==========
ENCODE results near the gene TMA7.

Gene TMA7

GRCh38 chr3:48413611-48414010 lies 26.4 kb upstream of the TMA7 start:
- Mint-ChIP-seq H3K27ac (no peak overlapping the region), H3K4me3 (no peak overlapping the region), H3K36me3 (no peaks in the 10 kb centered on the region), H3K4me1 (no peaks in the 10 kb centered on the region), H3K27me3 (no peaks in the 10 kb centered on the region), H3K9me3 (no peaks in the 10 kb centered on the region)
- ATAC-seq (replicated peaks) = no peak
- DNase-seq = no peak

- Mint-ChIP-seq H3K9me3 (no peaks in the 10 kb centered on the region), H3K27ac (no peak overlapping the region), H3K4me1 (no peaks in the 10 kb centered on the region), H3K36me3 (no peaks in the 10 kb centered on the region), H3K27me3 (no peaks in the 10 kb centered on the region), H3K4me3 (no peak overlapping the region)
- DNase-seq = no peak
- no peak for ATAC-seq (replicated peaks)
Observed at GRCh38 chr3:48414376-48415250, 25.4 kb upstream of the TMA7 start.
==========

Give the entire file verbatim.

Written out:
ENCODE results near the gene TMA7.

Gene TMA7

GRCh38 chr3:48413611-48414010 lies 26.4 kb upstream of the TMA7 start:
- Mint-ChIP-seq H3K27ac (no peak overlapping the region), H3K4me3 (no peak overlapping the region), H3K36me3 (no peaks in the 10 kb centered on the region), H3K4me1 (no peaks in the 10 kb centered on the region), H3K27me3 (no peaks in the 10 kb centered on the region), H3K9me3 (no peaks in the 10 kb centered on the region)
- ATAC-seq (replicated peaks) = no peak
- DNase-seq = no peak

- Mint-ChIP-seq H3K9me3 (no peaks in the 10 kb centered on the region), H3K27ac (no peak overlapping the region), H3K4me1 (no peaks in the 10 kb centered on the region), H3K36me3 (no peaks in the 10 kb centered on the region), H3K27me3 (no peaks in the 10 kb centered on the region), H3K4me3 (no peak overlapping the region)
- DNase-seq = no peak
- no peak for ATAC-seq (replicated peaks)
Observed at GRCh38 chr3:48414376-48415250, 25.4 kb upstream of the TMA7 start.